I couldn’t sell her car. So I wound up buying that bumper-less Prius for $1,050 plus a bit over $300 worth of inflated seller fees. The plan was to simply replace the panels for her car and re-sell what was left.
I tossed the bad bumper onto the passenger side seats and took the car to a body shop. And then I quickly changed my mind.
As a guy who used to inspect, appraise and liquidate over 10,000 vehicles every year for an auto finance company during, I got to know the difference between a physically sound vehicle, and one that’s probably worth more dead than alive.
A moderate impact like this is typically considered minor frame damage, while one that manages to smash up the C-pillar (the near vertical supports to the sides of your rear window) is considered a death blow for almost all older cars. It would take about $700 to make everything right on this car and then I could sell it after a state inspection and a rebuilt title.
The frame got straightened. A rear bumper assembly and a tail light were ordered. Some paint blending and a small battery replacement (thank God it wasn’t the big one). Now had a $2,200 Prius with 40,000 fewer miles than my wife’s daily driver. A nasty rainstorm and about a thousand miles of driving confirmed that the car was as good as used!
So it’s easy to figure out what happened next, right? Yep. I gave it to her. In this case “her” was a long-time customer whose daughter is taking classes at UNC Chapel Hill. I showed her pictures of the way the car was before the repairs were made, and she had it checked out by her mechanic.
She signed the paperwork which included an addendum for the salvage history, and that was that along with a $700 down payment.
In two years, I’ll either have a $4,500 gain, or in two months I’ll be sweating a $1,500 loss. That’s the risk you take when you self-finance cars. Lucky for me, “The Bank of Steve” tries to play a conservative game when it comes to financing folks, and I tend to say no to a lot more people than I say yes. My customer was successful with a 2000 Prizm they now owned, so hopefully the Prius will be her second keeper.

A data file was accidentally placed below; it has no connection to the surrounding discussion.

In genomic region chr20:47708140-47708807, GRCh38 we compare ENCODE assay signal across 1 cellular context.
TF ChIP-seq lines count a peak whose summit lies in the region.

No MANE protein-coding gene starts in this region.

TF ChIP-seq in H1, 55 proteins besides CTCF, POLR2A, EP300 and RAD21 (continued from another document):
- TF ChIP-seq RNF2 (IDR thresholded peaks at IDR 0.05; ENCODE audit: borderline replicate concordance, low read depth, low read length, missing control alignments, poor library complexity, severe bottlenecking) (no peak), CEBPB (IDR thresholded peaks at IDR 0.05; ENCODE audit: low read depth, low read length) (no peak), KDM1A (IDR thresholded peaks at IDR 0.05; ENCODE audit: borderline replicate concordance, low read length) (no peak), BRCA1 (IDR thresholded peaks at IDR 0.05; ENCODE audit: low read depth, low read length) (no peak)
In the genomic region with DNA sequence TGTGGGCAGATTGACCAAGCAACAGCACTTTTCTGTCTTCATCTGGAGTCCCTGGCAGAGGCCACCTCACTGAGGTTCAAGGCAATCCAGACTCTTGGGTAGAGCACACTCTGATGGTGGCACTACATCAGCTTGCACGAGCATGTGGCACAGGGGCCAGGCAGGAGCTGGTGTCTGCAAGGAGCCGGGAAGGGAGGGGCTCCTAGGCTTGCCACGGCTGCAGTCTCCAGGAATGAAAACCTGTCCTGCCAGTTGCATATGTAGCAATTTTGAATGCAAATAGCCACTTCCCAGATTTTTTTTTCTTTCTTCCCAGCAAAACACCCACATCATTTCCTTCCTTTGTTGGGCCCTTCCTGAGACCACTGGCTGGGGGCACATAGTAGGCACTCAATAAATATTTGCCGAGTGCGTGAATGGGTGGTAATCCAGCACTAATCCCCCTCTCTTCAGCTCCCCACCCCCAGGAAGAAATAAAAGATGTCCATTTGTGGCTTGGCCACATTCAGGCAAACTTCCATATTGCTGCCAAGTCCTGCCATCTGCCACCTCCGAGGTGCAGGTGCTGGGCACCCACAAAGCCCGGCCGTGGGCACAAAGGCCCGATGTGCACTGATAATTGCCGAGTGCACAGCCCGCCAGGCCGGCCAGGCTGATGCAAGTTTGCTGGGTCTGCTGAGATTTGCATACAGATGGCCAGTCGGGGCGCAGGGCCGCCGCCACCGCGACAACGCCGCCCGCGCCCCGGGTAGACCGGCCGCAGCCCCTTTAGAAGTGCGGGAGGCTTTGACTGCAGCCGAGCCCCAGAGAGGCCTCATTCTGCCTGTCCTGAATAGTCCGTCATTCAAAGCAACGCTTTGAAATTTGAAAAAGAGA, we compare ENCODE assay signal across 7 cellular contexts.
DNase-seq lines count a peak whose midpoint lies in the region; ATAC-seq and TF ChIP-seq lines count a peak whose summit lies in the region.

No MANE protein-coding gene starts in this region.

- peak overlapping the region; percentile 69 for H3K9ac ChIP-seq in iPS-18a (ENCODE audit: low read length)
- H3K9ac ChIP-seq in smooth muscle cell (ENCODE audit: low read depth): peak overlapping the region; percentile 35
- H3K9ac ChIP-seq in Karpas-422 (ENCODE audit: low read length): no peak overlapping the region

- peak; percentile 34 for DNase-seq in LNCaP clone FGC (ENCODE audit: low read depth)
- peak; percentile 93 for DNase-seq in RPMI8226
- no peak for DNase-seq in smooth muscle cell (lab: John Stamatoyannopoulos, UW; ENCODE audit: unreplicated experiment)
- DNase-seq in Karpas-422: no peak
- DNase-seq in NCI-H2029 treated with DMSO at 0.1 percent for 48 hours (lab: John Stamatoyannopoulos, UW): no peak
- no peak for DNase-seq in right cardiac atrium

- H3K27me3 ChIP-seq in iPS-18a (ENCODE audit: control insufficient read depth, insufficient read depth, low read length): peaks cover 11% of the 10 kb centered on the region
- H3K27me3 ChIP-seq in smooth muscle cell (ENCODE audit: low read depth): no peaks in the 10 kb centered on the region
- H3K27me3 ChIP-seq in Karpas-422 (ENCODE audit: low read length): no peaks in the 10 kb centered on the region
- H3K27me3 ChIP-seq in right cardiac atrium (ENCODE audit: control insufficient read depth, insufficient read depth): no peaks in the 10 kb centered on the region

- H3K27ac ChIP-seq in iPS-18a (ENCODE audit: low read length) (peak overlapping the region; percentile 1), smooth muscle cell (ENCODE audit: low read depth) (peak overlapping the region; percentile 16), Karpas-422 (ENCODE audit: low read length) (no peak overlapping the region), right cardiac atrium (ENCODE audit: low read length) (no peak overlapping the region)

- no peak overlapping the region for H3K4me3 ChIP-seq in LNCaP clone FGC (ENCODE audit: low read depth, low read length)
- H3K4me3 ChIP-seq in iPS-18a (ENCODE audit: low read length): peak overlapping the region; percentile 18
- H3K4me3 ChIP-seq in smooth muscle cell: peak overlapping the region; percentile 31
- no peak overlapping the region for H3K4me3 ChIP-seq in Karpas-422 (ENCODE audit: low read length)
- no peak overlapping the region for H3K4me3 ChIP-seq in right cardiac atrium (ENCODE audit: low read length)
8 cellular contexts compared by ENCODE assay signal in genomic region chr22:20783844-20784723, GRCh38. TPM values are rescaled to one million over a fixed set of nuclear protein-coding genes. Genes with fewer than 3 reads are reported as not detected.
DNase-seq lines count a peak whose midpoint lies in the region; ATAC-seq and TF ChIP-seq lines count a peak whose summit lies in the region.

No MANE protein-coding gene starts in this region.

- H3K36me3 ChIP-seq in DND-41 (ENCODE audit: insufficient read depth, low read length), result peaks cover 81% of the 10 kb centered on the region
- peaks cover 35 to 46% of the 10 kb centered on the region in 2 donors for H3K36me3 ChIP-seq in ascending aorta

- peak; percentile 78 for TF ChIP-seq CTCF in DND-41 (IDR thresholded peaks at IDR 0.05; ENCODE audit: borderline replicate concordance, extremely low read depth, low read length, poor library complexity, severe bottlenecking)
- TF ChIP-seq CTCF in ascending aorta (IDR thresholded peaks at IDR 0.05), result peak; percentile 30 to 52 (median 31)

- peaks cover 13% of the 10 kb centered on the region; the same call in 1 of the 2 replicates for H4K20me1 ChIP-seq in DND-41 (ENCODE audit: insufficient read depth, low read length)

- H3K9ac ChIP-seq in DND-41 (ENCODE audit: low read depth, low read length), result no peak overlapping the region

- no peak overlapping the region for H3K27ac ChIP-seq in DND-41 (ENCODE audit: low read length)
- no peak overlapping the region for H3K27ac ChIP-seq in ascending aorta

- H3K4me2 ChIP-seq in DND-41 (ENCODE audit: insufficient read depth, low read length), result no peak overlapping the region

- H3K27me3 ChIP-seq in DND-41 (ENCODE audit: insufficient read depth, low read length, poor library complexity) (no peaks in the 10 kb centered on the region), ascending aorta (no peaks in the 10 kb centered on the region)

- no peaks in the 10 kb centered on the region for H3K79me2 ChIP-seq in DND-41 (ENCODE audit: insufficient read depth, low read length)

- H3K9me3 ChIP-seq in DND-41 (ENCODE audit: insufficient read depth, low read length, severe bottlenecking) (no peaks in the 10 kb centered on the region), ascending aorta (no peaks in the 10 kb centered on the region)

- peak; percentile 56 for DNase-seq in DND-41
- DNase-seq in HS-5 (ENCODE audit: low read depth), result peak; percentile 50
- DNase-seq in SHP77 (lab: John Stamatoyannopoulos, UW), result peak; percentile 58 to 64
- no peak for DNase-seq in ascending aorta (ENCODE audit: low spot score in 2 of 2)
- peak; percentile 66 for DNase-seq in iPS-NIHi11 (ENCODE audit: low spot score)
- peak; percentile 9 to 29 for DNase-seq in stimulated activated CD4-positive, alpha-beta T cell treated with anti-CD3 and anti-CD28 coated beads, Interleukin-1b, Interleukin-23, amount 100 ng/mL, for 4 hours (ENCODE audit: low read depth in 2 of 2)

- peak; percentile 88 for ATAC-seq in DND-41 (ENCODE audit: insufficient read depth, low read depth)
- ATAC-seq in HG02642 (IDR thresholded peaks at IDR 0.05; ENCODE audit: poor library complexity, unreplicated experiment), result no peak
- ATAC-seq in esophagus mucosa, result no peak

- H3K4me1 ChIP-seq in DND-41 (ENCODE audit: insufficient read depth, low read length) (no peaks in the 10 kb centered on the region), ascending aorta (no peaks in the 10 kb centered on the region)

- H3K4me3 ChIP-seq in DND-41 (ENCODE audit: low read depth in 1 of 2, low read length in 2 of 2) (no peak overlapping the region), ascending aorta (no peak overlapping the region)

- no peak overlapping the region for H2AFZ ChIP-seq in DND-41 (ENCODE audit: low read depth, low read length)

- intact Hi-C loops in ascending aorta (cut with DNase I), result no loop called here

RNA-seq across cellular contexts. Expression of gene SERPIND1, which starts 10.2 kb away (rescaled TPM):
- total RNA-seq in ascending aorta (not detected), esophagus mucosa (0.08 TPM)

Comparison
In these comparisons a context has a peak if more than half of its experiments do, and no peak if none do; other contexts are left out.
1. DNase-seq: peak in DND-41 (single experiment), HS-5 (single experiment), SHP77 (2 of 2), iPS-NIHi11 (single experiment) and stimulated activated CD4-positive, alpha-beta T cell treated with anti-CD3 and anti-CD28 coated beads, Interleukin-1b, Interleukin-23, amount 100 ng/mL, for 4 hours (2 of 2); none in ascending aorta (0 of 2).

So that part of my life was solved until I got home that evening.
Wife with earnest smile: “Have you found another Prius like mine?”
Remembering that I haven’t forgot about finding her impossible dream: “Oh… ummm….. what do you think about a Versa?”
Wife, in mild snark mode: “What do you think about a glockenspiel? I have no idea what a Versa is. Is it blue?”
“Well… umm… it’s black. Like my coffee.”
Wife jokingly turning the screws: “Let’s see if you can find a blue one! I’ll keep driving my car in the meantime.”
Thankfully I have some time to unscrew this situation, but how about you? Have you ever been in the unenviable position of trying to find a used car for a family member who is a bit… selective? Feel free to share any wrecks of a mental or physical nature that came afterwards.
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At least the hump stayed around. The one(s) who have hit me sped off.
?? CC Effect ?? . Last night as I was having dinner a Lady walked in and talked to the Head Waiter , he pointed at me and she came over and said she'd just run into my Mercedes..... _SWMBO_'S Mercedes , dammit . She didn't stop when her Ford contacted our rear fender , she powered on into the parking space , liberally creasing the left real 1/4 panel . Her Ford had a plastic bumper/grille surround and it's far worse than the Mercedes but still and all..... -Nate